2. PERSONAL KEY: David also learned how to not get his life and emotions dragged down by those around him. As we read these verses note the emotional condition of everyone that joined up with David. They were a very needy group. And in all their need, they invaded the life of someone just coming out of the pits. It was just the right recipe for a relapse by David into despair and a return into the pits. But the good news is—that didn’t happen, and the reason why is just what we are going to learn from God's Word. 

One of the times God had me enrolled me in a cave of troubles started thirty years ago as I entered Bible college. I volunteered to drive an evangelistic team on weekends that traveled out from the school. My car had eight seats and that was the draw—but it was a 1973 Plymouth station wagon with over a hundred and sixty thousand miles on it. 

I was in training for the ministry and was always asking the Lord to teach me what I needed to know to serve Him better. Little did I know way back then, that He would send the lessons through a series of troubles. For the entire year my car would break down in the most troublesome ways, and with the most wonderful lessons in God’s care.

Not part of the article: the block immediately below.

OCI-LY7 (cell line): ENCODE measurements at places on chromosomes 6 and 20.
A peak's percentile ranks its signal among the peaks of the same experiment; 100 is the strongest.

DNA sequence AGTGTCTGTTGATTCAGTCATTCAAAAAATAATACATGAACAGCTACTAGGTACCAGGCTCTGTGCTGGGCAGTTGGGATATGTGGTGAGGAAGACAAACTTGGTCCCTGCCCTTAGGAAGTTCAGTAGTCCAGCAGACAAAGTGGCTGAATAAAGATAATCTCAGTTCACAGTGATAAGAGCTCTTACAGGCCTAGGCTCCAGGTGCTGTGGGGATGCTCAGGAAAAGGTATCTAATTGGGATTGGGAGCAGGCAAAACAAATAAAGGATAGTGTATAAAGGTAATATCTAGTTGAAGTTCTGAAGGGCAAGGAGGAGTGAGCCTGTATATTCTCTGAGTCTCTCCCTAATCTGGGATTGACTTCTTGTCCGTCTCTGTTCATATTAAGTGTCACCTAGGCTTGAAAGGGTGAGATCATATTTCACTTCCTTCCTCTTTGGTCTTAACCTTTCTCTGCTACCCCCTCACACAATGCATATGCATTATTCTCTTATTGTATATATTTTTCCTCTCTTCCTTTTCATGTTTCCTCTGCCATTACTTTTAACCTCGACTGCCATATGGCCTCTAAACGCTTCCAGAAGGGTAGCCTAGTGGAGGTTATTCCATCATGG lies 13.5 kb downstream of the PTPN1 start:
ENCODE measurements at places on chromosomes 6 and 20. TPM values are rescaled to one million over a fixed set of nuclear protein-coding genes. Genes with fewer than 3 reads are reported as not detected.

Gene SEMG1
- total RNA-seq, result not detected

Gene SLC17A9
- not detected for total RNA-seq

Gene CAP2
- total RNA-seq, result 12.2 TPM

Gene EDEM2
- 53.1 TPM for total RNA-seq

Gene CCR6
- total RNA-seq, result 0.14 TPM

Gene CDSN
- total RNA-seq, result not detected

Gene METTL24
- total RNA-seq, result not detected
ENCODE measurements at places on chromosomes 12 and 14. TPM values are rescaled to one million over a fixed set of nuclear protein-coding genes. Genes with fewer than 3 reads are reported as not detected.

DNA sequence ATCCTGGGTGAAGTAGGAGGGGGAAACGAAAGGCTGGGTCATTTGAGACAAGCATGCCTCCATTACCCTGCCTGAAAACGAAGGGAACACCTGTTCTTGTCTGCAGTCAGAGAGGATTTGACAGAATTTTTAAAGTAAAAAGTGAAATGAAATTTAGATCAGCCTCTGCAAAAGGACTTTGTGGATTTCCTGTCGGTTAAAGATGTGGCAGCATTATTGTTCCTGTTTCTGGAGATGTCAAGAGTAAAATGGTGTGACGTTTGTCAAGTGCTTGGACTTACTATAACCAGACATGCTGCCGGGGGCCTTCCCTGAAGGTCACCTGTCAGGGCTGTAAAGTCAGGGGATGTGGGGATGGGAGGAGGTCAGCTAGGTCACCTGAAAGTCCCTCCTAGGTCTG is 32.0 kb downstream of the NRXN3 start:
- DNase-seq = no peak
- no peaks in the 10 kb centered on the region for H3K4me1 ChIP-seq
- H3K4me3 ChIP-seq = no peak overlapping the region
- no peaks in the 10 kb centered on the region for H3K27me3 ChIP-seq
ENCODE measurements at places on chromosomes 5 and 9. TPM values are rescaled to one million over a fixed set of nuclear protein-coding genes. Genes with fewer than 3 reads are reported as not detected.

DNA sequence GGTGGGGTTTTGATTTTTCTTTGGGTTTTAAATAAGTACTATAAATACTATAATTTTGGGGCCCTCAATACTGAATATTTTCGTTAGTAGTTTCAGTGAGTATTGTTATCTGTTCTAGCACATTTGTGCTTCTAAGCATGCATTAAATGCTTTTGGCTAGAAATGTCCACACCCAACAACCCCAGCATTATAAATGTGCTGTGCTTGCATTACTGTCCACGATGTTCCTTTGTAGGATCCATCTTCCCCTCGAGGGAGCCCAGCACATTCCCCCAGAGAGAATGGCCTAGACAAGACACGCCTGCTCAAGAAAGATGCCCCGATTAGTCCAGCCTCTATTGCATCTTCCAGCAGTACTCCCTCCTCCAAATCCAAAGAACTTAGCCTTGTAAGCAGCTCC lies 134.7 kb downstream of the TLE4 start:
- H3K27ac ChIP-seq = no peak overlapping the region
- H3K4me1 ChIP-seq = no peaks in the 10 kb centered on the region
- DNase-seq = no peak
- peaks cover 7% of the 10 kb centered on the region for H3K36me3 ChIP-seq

One weekend we were headed to Goldsboro, NC just five hours from school. We left in plenty of time to start the meetings by 7 PM. A half an hour outside Goldsboro the car died. All the lights went black as the engine stopped, and we rolled to the edge of the interstate. Within five minutes a state trooper pulled up, assessed the situation and told us we had to get the car towed off the highway. 

It was a bad section with not enough shoulder room for all the semis that filled that stretch of highway. Because it was a highway the tow truck had to be a double hook to secure the car for highway towing. All that to say it cost much more than we had or could spend on towing as we piled into the tow truck.